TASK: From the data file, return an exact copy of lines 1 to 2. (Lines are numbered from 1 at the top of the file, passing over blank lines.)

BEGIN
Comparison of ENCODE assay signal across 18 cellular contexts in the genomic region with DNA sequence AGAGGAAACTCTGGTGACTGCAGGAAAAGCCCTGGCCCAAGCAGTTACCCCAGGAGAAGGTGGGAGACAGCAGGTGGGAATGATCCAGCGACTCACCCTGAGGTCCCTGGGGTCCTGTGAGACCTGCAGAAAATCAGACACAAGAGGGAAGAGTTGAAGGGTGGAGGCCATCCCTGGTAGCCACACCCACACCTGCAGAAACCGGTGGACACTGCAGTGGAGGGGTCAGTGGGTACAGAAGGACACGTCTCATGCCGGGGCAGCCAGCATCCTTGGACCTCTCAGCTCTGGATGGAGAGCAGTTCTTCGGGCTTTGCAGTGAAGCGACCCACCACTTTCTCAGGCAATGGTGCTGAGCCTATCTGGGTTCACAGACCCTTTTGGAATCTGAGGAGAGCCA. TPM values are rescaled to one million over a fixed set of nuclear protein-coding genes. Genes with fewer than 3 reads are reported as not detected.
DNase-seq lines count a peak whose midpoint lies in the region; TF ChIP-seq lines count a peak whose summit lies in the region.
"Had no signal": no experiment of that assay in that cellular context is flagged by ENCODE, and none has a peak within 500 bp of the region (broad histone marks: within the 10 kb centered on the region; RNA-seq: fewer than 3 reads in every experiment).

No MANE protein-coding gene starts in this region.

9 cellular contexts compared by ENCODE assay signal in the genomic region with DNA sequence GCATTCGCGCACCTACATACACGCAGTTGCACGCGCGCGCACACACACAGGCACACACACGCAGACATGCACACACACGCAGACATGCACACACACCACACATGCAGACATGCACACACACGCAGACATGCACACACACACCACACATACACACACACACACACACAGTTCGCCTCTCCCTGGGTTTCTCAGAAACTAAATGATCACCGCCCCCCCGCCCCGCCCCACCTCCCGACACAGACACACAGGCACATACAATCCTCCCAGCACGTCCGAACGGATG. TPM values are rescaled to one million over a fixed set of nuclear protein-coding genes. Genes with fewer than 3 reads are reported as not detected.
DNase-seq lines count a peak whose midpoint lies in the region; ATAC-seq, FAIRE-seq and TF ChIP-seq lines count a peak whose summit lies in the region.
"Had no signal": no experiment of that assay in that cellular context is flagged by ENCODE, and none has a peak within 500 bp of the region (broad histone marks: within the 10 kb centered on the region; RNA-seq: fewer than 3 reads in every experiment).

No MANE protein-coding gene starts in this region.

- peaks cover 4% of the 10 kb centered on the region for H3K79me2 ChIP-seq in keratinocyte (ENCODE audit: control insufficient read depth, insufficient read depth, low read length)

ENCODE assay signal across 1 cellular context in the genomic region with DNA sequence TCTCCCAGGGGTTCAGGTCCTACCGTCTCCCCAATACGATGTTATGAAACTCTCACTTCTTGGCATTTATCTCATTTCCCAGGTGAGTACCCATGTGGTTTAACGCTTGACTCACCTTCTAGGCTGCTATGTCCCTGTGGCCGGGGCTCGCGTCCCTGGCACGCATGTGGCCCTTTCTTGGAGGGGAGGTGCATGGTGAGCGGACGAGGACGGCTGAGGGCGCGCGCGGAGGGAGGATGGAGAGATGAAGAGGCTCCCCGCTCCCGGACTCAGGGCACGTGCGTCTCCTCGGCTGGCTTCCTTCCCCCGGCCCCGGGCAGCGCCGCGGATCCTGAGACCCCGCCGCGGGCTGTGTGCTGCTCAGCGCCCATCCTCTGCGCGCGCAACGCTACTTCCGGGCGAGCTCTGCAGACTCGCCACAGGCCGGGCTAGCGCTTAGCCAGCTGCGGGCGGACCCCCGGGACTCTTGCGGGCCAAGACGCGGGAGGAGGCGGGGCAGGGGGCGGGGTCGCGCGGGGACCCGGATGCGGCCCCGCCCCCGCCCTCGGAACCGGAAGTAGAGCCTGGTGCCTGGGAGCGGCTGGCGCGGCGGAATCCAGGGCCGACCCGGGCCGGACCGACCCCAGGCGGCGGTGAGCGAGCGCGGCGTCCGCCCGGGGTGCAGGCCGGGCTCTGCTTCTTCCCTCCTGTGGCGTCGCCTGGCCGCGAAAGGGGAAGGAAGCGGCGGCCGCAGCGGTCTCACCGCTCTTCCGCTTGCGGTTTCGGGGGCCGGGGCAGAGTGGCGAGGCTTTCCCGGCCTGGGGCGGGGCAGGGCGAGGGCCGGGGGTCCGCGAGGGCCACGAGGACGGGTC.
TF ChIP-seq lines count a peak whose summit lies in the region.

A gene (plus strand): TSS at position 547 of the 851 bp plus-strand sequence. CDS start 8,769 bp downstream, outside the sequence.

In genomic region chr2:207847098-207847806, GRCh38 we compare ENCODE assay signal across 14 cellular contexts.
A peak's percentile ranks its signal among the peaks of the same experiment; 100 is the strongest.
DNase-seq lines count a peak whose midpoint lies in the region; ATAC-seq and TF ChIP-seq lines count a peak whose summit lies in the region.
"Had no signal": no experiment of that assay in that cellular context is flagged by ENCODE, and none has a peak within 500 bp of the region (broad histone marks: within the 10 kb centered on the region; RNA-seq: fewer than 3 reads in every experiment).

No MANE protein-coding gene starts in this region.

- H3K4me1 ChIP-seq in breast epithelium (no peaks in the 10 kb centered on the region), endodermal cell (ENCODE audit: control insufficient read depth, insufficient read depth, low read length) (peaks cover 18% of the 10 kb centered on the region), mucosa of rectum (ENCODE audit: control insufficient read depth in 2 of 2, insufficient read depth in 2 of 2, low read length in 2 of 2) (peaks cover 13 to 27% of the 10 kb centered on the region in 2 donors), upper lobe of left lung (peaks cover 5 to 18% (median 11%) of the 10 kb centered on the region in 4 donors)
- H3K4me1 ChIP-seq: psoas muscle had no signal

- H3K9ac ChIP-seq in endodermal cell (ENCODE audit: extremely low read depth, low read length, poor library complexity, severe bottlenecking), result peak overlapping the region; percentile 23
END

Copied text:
Comparison of ENCODE assay signal across 18 cellular contexts in the genomic region with DNA sequence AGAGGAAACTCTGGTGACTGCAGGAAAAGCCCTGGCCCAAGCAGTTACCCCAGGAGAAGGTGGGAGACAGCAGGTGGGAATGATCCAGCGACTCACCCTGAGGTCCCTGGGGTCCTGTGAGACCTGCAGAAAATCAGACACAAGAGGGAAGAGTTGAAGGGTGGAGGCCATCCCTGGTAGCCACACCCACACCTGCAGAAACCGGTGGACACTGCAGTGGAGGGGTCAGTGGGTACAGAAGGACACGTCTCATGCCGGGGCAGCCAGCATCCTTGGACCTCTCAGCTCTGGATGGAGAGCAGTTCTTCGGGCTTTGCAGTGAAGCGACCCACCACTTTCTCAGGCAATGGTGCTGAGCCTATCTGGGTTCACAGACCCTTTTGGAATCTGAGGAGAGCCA. TPM values are rescaled to one million over a fixed set of nuclear protein-coding genes. Genes with fewer than 3 reads are reported as not detected.
DNase-seq lines count a peak whose midpoint lies in the region; TF ChIP-seq lines count a peak whose summit lies in the region.